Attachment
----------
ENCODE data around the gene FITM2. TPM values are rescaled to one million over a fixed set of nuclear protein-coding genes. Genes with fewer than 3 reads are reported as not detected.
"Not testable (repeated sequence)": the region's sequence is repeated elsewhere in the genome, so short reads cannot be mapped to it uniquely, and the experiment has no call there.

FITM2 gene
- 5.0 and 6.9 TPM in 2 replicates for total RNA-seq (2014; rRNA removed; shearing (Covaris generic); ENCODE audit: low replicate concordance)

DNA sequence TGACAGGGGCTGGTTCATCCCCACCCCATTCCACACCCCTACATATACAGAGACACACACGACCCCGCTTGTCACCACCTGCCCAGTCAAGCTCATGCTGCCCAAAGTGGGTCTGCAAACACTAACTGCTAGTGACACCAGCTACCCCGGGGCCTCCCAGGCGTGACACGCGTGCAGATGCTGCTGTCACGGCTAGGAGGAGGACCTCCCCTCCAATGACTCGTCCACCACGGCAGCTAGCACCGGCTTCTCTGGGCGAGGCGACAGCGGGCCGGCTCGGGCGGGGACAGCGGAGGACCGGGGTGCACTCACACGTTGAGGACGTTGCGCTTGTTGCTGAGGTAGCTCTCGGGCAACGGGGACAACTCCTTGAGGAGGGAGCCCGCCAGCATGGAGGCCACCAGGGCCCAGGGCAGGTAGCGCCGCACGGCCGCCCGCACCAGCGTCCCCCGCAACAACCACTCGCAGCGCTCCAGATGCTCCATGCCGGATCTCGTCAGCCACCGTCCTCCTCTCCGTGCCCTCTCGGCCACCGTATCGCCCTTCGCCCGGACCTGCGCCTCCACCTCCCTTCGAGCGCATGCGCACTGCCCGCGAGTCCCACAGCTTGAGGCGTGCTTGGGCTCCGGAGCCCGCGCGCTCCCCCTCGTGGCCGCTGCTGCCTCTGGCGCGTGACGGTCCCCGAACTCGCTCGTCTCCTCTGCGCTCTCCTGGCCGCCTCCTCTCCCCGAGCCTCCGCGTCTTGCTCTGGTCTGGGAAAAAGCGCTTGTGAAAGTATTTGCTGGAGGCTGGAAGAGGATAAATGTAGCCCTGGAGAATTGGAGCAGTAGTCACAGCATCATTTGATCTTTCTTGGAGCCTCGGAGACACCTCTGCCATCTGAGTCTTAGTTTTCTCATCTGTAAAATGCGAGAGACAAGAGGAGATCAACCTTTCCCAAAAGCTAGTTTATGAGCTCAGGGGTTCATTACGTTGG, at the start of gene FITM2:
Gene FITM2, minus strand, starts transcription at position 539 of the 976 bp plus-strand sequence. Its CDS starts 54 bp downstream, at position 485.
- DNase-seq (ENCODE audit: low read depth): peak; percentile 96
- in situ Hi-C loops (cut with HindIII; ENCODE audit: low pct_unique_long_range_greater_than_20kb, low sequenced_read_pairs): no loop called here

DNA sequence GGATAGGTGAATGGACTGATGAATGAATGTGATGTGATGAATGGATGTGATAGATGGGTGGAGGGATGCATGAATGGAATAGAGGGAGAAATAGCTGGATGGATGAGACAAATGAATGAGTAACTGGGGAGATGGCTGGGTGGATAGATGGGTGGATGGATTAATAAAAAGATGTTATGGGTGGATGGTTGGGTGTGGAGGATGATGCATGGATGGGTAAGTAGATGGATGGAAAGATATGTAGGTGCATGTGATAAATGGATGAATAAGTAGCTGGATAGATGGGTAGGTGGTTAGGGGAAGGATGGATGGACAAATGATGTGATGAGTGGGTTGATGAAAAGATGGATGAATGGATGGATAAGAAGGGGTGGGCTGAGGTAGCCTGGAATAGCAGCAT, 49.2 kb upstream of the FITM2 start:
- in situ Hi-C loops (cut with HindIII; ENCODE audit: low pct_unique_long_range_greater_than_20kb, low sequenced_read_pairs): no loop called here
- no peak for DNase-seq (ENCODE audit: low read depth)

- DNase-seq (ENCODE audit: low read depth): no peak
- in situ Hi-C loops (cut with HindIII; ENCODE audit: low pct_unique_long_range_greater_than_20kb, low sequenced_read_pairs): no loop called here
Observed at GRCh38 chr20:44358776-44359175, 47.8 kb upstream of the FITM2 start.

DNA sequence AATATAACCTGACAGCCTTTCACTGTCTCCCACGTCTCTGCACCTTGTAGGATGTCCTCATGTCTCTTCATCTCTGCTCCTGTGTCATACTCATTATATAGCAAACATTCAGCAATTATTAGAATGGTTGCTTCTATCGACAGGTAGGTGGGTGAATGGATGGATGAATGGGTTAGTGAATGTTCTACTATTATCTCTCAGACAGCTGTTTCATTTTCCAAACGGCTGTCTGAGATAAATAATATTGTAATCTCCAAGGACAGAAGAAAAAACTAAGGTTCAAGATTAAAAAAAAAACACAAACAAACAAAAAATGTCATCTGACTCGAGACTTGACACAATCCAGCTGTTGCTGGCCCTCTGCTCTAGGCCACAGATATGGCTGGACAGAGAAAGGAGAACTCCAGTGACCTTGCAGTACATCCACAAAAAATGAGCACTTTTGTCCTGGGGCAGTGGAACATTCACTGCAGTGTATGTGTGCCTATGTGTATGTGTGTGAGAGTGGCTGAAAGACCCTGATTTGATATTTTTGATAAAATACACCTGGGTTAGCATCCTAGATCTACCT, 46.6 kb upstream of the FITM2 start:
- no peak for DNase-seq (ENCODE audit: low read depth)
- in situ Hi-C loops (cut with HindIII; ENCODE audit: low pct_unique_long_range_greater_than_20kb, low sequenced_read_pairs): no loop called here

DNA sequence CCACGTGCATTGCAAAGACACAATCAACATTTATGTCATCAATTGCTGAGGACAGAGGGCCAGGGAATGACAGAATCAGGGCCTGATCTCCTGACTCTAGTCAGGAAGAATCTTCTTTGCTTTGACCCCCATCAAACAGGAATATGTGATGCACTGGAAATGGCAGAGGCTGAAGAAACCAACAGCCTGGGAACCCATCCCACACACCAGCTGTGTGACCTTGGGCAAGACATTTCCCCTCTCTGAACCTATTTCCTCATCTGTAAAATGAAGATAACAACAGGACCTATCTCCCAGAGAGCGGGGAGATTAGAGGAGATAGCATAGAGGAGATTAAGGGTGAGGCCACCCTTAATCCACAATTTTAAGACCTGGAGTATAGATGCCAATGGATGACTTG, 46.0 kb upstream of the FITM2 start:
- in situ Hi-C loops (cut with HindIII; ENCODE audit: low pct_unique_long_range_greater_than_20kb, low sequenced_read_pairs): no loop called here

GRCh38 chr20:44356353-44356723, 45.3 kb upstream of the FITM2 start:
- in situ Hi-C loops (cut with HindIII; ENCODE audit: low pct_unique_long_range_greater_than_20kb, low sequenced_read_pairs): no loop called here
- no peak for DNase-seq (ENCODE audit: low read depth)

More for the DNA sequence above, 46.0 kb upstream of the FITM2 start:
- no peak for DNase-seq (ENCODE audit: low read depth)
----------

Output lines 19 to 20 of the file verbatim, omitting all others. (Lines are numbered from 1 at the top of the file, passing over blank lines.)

- in situ Hi-C loops (cut with HindIII; ENCODE audit: low pct_unique_long_range_greater_than_20kb, low sequenced_read_pairs): no loop called here

GRCh38 chr20:44356353-44356723, 45.3 kb upstream of the FITM2 start: